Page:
EITI chair Fredrik Reinfeldt commented, "over half of all EITI countries have now undergone Validation against the EITI Standard, and the overall travel of direction is positive. Governments, companies and civil society across regions are demonstrating strong commitment to bringing transparency and accountability to the management of their natural resources and using EITI data to instigate reforms. Validation has shown that many EITI countries are going beyond the EITI Standard, with innovative disclosures related to extractives contracts, licensing and sales of the state’s share of oil, gas and minerals."
Ethiopia, Guinea, Malawi, Mauritania and Trinidad and Tobago achieved meaningful progress against the EITI Standard. Nigeria and Norway have achieved the highest level of transparency against the EITI Standard.
The Board decided that Ethiopia has made meaningful progress in implementing the EITI Standard. The Board welcomed Ethiopia’s effort to report on issues of national importance such as artisanal and small-scale mining and socio-environmental issues. The Board commended ongoing reforms to shift the mandate of government agencies from control and monitoring to supporting and enabling civil society to contribute in public debate. Going forward, the EITI can play a key role in improving the relationship between companies and affected local communities.
Ghana was found to have made meaningful progress and fully addressed six out of eight corrective actions. Ghana’s implementation of EITI recommendations contributed to reforms that have increased the government’s revenues from the sector, a priority for the government that wants to decrease its reliance on foreign aid. The country was lauded for publishing all of its mining, oil and gas contracts and making these accessible through online portals.
Guinea, which has a rapidly developing bauxite sector and is rich in iron ore reserves, has achieved meaningful progress against the EITI Standard. The Board outlined eight corrective actions including disclosing more information on infrastructure agreements, direct subnational payments and quasi-fiscal expenditures.
Malawi has achieved meaningful progress against the EITI Standard. The country has significant deposits of bauxite, coal, limestone, phosphate and uranium. The extractive sector is still in development, with few large-scale mining operations. To ensure terms of operations are accessible to the public, all contracts have been published. EITI implementation has provided citizens with the first comprehensive and public assessment of revenues and management of the oil, gas and mining sectors.
Several large oil and gas projects are being developed in Mauritania, a leading producer of iron ore. The country has achieved meaningful progress against the EITI Standard, having made improvements in the oversight of EITI implementation by the government, industry and civil society. The Board recognised Mauritania’s efforts in using EITI reporting as a diagnostic tool to drive reforms in the management of extractives licences and state participation in the mining sector.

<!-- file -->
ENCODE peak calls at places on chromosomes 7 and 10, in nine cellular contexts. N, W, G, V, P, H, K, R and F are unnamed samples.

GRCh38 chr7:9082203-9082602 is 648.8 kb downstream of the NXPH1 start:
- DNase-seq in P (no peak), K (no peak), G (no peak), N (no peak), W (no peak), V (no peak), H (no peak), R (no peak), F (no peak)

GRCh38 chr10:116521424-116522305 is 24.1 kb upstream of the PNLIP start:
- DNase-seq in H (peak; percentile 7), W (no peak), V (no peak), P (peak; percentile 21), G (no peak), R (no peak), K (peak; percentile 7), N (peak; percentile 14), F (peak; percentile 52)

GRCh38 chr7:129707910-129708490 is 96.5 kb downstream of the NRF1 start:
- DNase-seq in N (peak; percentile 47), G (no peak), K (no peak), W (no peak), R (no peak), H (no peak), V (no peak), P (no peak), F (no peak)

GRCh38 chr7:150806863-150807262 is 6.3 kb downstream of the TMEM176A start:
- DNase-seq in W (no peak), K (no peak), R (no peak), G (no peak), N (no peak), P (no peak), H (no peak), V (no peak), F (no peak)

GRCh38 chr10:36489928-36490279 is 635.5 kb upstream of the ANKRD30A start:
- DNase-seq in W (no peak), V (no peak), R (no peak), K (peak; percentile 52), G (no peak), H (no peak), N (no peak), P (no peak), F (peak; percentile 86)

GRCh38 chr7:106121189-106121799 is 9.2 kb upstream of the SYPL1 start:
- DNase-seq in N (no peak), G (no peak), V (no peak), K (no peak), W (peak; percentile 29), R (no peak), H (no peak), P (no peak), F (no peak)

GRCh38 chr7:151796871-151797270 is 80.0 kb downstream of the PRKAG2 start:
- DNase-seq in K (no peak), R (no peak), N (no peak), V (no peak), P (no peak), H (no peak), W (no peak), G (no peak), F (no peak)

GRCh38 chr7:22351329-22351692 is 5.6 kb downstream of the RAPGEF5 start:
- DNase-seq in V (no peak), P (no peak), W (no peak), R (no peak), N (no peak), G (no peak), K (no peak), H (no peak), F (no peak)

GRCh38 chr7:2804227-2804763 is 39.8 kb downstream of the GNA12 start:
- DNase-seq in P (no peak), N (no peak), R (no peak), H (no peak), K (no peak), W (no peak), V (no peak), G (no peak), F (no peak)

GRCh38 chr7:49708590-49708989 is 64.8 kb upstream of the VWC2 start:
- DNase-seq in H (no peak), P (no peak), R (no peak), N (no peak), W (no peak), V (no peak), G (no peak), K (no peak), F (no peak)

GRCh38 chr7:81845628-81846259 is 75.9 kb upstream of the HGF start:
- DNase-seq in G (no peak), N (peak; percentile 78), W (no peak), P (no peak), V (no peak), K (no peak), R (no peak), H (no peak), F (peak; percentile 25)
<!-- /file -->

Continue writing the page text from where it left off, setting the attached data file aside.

Nigeria has used the EITI to reform its extractive industries and build accountability, achieving the highest level against the EITI Standard. Over 15 years of implementing the EITI, the Nigeria EITI (NEITI) has become an independent watchdog that holds stakeholders in the crucial hydrocarbons sector – and more recently solid minerals sector – to account. Since 2017, NEITI has disclosed key data on its allocation of licenses, on the administration of oil and gas subnational transfers and on crude sales and other processes within the Nigerian National Petroleum Corporation (NNPC).
“The NEITI reports form the basis for reforms in the oil, gas and mining industry, as was laid out in President Muhammadu Buhari’s 2015 political campaign manifesto,” said Zainab Shamsuna Ahmed, Nigeria’ federal minister of finance and an EITI Board member. “Inspired by the EITI, the Nigerian government now conducts monthly routine reconciliations for all sectors, not just the extractives, which has increased government revenues.”
Norway has supported the EITI since its inception and is a widely lauded as a success story in the management of oil wealth. It was the first OECD country to implement the EITI, publishing eight EITI Reports from 2008 to 2015. In 2017, Norway was the first country to mainstream EITI implementation. Timely, comprehensive and reliable information is published through the government’s Norwegian Petroleum website and in companies’ country-by-country reports.
Trinidad and Tobago
Trinidad and Tobago has achieved meaningful progress against the EITI Standard and was acknowledged for having built a dynamic platform to collect, publish, and debate information about how the country’s natural resources are managed. EITI Reports have identified gaps in revenue collection, production and cost monitoring and cadastre information.
Source: EITI International Secretariat